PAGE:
Trends to watch: AI, frictionless access, people-counting
By Jason Ouellette
By Jason Ouellette
The security industry is no stranger to innovation and adapting to customer needs.
In fact, as users have continued to embrace IP-based solutions and remote management solutions, the industry has answered by developing security solutions that offer greater connectivity and mobile capabilities both of which give business owners greater functionality and ROI on the solutions they deploy.
In the past year, innovation has been a reoccurring theme, as the entire security industry has had to make significant adjustments to its plans. Integrators had to redefine how they engaged and interacted with customers, while manufacturers had to change their approach on how to quickly develop and safely deliver products in a COVID-19 world. With the year 2021 now upon us, there’s one thing the security industry can say for itself, and that is it knows how to persevere and adapt.
For security solution developers, the past year has fostered innovation like no other, with many companies racing to create problem-solving solutions, such as new thermal imaging cameras to detect elevated skin temperatures or to redefine existing technology to support a safe return-to-work strategy.
Looking ahead, the security industry can expect continued innovation on the following themes:
Thanks to Artificial Intelligence (AI), the security industry has a greater ability to mine data and turn that information into useful, actionable tasks. And in the surveillance industry specifically, it has spurred an additional transformation, enabling cameras and video management systems to become faster and smarter. The security industry is now starting to see AI move beyond just the surveillance industry to also encompass access control solutions to provide deep learning capabilities and the ability for cameras to analyze video without any human interaction. For example, AI-powered facial recognition technology has begun to reshape the access control market. When integrated with an access control device, an AI powered camera with facial recognition technology can be used to detect faces and in turn, provide a frictionless method for people to access a secure area.
Frictionless access control
Science fiction technology of yesterday has become the reality today as frictionless access control has quickly gained momentum. Security directors are now demanding solutions to minimize touchpoints without impeding the flow of people accessing a building, whether it’s a manufacturing facility, warehouse or high-rise office building. The introduction of frictionless access control solutions eliminates the need for an individual to physically present a badge when entering a facility and replaces that component by using facial recognition technology to verify the identity of individuals approved for entry. When paired with an automatic door entry system, the need to touch anything to gain access, such as a keypad, turnstile system or door handle is completely eliminated.
Touchless is here to stay
While touchless security solutions are nothing new in the security industry, the push and adoption for these types of solutions across all product categories has grown considerably. People want to minimize how many times they touch a door knob, and in some instances, do away with the need to use a keypad to access a building. Mobile credentialing and automatic door technology that can open a door when a sensor detects a person are two big technology trends here. Mobile credentialing allows an individual to use his or her smart phone to securely communicate with a door reader or parking gate. Sensors are being incorporated into a variety of other devices, such as intercom systems, so that a visitor no longer needs to push a button to gain access to a secure lobby, for example. The sensor would send a notification to a receptionist who can then confirm the person’s identity by either using video or speaking with the person first.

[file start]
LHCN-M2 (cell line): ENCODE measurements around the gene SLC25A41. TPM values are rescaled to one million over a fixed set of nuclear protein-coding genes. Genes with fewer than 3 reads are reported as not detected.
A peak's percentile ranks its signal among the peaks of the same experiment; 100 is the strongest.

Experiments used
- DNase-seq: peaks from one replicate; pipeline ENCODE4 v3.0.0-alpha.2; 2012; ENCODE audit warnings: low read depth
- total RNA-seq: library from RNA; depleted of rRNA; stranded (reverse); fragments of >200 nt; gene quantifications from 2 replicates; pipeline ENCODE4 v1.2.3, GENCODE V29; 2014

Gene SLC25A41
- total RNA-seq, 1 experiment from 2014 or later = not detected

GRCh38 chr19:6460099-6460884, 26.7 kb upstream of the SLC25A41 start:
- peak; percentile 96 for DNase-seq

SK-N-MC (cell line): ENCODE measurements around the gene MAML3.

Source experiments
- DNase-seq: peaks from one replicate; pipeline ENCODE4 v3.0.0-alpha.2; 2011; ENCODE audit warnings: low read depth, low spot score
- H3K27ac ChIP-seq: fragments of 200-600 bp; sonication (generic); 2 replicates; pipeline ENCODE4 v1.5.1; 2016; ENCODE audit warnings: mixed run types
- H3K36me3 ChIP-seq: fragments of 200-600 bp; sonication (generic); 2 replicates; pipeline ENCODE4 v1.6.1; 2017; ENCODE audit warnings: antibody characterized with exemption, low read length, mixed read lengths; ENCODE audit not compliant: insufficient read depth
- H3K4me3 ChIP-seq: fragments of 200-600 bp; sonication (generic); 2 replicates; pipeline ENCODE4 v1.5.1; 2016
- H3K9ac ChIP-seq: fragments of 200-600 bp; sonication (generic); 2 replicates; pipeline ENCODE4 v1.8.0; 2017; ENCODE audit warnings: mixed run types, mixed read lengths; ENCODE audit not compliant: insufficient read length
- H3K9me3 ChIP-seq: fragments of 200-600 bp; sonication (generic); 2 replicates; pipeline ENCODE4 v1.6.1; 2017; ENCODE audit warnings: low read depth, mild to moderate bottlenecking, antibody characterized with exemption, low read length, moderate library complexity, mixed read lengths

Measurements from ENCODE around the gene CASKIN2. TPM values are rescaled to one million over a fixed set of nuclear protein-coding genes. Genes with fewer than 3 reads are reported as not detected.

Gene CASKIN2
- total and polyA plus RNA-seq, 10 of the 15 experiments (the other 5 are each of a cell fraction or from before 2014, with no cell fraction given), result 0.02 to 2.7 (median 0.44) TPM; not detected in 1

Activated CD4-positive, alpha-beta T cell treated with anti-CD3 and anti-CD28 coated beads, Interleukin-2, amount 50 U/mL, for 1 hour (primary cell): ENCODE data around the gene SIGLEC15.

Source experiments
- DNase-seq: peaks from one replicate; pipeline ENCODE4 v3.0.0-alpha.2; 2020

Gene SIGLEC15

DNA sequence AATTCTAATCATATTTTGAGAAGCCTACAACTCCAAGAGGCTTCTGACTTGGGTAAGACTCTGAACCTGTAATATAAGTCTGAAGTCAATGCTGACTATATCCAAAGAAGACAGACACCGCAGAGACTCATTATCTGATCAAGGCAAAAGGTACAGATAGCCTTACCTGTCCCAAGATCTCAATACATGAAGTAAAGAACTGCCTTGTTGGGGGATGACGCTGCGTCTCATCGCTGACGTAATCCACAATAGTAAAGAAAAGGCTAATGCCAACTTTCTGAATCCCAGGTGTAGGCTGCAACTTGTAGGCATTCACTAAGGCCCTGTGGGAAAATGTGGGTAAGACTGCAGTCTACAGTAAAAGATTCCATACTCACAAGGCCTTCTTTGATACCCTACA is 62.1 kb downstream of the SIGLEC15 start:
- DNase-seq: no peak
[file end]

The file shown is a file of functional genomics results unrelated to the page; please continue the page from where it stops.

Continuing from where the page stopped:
People counting technology
Retailers have been leveraging people counting technology for years as part of their POS system to better understand traffic counts and customer buying behaviour. Now these types of solutions are helping businesses better manage occupancy numbers — for example, so a store does not allow too many customers inside at one time. This technology can be deployed across multiple markets, including the fitness industry, restaurants and also large campus-like environments where the number of people within a predefined area needs to be kept at a minimum, due to health considerations.
Elevated skin temperature detecting technology
Thermal cameras that can detect an elevated skin temperature have become part of the first line of defence to help identify individuals who may have a fever, thereby indicating the possibility that a person may be unwell. In a few short months, this type of solution has been deployed by schools, casinos, hospitals, just to name a few, as part of their efforts to safely occupy their premises during COVID-19. The industry should expect to see continued adoption of this type of technology, along with security professionals putting plans into place to continue leveraging these systems in the future.
Those in the security industry should expect the year 2021 to be one of continued innovation and adjustment to the current security and safety environment in which we live.
Jason Ouellette is the head of technology business development for Johnson Controls. In his over 20-year career with the company, he has served in a number of leadership positions within the Tyco International and the Tyco Security Products businesses, which are now part of Johnson Controls. This includes global product general manager for enterprise access and video, director of product management for access control globally, director of R&D, and engineering manager. He is based out of the company’s office in Westford, Mass.